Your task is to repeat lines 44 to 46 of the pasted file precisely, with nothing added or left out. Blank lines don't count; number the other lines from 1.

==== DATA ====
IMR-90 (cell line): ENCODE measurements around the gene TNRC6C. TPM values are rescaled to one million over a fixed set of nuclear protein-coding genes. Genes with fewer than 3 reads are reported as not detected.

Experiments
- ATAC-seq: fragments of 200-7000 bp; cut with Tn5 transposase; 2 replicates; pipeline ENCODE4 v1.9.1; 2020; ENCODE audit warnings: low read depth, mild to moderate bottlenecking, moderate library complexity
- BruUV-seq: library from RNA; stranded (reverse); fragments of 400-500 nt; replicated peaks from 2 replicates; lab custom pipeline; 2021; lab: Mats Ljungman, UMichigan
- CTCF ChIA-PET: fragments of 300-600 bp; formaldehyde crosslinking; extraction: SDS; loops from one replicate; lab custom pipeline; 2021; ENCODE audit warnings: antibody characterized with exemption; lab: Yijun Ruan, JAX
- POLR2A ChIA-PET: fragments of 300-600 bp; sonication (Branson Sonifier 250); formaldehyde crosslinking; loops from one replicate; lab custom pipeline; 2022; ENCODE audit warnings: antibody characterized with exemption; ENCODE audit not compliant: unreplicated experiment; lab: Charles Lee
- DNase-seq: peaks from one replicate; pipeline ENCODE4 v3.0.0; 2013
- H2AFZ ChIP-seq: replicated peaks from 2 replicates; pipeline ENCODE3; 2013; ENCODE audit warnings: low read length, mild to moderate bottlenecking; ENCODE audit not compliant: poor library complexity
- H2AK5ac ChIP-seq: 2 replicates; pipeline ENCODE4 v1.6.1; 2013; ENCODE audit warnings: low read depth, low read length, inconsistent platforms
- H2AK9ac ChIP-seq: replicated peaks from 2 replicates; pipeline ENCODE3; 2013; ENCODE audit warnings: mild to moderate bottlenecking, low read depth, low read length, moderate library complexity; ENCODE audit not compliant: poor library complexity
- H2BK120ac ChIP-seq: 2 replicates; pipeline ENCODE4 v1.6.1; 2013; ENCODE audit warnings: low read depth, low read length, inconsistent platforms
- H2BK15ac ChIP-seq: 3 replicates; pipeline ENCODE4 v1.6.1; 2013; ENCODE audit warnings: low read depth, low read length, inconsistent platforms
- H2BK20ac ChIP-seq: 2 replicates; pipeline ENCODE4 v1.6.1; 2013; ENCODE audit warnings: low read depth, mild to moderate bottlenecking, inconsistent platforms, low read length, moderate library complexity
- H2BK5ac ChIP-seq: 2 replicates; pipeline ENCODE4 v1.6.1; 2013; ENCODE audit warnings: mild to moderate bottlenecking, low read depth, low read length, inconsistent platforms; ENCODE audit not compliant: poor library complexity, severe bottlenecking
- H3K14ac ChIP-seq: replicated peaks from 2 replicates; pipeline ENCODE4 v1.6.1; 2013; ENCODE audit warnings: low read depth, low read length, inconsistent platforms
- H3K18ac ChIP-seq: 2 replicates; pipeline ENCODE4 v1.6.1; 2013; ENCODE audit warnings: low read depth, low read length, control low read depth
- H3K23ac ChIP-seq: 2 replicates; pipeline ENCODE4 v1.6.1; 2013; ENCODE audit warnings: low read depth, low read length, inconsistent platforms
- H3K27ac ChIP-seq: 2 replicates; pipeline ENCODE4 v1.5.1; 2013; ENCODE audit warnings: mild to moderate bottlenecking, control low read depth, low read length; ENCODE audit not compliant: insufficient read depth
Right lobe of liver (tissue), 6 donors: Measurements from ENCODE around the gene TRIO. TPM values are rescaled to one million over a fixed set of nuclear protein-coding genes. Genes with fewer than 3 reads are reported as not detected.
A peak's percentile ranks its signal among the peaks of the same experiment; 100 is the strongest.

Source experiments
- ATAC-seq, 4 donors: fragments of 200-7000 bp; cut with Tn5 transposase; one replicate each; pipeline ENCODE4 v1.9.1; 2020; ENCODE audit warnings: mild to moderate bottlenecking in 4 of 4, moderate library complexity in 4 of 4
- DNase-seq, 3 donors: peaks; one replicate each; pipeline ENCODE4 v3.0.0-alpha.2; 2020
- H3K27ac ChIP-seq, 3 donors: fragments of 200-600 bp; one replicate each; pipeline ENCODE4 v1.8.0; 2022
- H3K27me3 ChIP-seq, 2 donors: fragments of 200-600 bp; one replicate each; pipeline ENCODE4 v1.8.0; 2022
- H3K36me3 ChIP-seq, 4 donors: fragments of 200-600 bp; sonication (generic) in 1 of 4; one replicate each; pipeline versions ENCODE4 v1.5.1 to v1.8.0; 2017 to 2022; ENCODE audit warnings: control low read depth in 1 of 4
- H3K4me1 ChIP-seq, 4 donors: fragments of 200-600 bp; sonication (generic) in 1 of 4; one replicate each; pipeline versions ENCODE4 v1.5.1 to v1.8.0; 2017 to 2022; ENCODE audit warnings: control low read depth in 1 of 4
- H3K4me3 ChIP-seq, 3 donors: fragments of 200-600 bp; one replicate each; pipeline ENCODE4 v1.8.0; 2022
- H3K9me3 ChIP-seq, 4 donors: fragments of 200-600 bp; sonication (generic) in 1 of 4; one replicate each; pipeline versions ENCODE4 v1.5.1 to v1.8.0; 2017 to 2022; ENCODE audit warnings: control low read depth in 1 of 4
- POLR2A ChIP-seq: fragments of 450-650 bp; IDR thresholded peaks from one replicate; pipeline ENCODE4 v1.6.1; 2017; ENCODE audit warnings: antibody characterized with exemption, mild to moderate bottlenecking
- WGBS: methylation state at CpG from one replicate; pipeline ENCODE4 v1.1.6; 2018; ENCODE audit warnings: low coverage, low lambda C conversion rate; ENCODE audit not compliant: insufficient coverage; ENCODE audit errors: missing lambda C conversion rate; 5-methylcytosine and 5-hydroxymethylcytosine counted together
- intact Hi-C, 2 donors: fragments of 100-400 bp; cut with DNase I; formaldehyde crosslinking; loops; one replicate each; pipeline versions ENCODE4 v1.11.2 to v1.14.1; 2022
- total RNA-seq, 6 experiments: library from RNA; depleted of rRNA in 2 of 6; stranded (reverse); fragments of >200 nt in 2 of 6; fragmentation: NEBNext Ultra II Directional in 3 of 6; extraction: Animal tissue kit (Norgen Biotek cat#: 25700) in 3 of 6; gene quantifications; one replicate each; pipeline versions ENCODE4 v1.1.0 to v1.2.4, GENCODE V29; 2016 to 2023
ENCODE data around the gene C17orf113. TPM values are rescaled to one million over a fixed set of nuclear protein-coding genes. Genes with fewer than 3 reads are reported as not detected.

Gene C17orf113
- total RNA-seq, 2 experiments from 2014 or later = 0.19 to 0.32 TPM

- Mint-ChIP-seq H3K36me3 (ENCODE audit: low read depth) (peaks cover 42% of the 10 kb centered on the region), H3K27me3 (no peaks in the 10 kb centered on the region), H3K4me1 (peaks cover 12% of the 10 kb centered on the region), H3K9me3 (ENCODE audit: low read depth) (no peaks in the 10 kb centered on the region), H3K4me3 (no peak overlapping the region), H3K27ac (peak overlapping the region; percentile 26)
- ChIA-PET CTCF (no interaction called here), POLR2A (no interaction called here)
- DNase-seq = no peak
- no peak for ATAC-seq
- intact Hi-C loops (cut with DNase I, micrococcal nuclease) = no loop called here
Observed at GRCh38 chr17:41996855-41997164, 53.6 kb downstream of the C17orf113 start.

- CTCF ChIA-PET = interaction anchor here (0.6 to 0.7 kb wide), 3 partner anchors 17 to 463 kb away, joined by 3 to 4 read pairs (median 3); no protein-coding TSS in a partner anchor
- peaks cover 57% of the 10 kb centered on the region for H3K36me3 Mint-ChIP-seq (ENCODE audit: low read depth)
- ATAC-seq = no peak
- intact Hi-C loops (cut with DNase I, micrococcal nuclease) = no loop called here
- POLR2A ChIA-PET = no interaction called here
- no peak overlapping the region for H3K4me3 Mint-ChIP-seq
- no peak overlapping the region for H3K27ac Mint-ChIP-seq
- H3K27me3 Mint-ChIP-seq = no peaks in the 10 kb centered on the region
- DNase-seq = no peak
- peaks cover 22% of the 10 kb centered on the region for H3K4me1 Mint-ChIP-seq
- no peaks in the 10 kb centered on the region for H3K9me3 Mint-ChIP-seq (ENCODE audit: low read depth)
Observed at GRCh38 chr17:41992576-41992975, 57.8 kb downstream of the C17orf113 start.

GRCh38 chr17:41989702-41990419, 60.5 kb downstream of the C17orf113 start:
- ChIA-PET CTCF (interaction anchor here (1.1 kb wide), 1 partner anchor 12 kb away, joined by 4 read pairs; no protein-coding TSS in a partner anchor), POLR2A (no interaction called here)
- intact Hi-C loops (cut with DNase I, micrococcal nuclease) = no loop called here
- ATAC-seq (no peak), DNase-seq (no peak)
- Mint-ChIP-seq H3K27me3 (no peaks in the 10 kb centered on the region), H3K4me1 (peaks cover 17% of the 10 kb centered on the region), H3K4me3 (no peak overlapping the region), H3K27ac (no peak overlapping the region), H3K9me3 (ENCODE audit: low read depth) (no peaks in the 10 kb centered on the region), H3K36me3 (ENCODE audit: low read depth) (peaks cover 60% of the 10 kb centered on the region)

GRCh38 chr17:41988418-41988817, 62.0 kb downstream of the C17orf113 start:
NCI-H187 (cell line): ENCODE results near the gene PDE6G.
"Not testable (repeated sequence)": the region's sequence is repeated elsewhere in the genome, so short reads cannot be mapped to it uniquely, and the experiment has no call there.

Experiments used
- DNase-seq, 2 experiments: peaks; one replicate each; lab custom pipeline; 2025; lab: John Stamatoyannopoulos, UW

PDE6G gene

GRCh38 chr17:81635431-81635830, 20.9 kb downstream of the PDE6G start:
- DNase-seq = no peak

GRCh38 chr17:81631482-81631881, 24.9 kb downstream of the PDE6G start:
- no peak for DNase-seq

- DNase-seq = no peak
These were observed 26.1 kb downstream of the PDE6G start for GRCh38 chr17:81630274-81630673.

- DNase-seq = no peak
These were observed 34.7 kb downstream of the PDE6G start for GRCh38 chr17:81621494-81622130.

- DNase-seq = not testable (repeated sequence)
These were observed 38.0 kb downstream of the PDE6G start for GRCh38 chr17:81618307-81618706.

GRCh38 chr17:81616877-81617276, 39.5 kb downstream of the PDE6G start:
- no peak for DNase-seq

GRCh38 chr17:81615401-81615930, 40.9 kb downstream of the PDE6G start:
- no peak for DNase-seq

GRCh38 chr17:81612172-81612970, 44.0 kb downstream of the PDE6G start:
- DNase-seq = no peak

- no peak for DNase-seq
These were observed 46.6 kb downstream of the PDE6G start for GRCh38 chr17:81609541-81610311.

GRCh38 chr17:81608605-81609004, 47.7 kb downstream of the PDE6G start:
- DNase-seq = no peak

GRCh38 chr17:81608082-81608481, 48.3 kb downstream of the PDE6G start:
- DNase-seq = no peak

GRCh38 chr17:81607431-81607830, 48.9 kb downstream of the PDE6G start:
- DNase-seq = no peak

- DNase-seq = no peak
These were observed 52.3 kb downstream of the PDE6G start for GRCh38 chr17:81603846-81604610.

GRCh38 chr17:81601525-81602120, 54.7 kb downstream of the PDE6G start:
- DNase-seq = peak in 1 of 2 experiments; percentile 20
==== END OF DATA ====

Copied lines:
- peaks cover 57% of the 10 kb centered on the region for H3K36me3 Mint-ChIP-seq (ENCODE audit: low read depth)
- ATAC-seq = no peak
- intact Hi-C loops (cut with DNase I, micrococcal nuclease) = no loop called here